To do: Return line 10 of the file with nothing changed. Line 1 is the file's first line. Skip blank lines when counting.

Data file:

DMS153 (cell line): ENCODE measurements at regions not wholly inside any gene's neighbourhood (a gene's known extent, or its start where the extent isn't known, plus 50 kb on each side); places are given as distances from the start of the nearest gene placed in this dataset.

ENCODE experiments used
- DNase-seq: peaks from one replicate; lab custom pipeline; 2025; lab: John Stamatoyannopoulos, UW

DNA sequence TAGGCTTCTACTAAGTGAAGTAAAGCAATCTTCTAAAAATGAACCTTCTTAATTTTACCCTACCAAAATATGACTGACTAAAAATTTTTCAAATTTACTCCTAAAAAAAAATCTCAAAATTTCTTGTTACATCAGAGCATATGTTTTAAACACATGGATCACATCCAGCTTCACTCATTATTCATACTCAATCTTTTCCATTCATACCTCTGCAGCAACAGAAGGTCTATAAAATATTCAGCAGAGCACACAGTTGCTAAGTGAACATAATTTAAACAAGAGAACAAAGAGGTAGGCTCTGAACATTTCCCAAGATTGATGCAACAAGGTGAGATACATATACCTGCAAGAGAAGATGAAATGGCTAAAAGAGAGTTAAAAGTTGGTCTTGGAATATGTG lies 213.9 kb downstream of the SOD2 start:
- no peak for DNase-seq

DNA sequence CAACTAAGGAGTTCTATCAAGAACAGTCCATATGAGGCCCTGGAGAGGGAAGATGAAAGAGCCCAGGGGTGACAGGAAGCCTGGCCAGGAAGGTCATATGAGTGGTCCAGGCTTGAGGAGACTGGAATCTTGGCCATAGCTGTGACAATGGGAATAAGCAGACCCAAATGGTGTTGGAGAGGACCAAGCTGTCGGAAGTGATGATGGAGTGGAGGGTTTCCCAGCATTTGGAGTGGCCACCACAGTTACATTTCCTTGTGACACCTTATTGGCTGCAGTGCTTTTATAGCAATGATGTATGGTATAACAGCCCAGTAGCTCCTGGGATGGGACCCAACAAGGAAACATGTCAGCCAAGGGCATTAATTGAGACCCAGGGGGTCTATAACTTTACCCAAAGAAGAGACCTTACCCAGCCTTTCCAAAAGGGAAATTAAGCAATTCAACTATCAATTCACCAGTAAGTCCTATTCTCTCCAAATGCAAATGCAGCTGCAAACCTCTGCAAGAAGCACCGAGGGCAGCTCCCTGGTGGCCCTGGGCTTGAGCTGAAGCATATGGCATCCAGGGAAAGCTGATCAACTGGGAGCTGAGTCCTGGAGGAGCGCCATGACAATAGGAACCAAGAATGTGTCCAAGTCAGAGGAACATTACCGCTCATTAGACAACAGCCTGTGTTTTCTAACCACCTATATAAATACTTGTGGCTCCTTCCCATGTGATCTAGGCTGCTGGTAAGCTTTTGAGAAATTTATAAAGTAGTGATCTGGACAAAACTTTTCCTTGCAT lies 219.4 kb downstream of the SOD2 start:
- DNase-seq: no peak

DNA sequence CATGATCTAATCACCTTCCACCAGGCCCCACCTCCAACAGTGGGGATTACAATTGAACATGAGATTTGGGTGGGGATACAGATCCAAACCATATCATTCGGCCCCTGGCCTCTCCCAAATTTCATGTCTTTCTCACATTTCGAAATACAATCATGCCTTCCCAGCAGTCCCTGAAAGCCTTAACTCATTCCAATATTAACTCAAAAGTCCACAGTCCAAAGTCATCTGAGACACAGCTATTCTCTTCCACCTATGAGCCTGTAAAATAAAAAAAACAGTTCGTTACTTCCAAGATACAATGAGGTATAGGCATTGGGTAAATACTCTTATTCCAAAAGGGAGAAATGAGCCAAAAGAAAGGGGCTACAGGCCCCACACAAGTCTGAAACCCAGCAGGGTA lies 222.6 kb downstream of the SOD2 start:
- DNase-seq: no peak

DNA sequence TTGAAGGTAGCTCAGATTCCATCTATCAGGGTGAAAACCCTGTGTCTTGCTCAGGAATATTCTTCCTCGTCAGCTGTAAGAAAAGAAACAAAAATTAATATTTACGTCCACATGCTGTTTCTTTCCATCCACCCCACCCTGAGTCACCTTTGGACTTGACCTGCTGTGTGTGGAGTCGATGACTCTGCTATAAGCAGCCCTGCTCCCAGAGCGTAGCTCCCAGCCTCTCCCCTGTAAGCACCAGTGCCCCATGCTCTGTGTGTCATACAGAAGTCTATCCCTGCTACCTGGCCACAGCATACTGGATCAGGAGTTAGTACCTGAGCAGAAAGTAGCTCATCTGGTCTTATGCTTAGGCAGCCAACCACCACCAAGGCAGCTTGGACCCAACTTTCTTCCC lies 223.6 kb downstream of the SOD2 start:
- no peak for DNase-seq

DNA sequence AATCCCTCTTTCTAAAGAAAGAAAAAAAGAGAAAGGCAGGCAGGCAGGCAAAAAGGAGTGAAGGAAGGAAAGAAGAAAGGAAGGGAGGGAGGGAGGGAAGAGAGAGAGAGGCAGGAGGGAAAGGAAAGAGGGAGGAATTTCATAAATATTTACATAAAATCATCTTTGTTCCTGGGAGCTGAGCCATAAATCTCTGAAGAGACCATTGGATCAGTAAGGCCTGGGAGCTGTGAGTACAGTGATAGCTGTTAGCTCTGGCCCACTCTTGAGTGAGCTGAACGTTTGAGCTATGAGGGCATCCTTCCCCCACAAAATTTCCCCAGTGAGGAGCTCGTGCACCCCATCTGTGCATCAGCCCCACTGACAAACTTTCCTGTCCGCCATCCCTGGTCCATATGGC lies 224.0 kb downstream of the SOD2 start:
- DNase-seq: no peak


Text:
DNA sequence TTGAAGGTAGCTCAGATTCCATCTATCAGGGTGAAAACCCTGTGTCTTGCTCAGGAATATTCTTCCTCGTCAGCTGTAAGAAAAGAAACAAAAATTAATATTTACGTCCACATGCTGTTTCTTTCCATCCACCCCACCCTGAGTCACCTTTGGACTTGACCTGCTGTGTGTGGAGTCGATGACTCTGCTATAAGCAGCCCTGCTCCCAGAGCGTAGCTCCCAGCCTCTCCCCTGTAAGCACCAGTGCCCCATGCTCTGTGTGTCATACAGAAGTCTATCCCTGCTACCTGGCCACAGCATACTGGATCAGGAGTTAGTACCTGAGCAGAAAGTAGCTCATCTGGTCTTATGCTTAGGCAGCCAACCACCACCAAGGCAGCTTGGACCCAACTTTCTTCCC lies 223.6 kb downstream of the SOD2 start: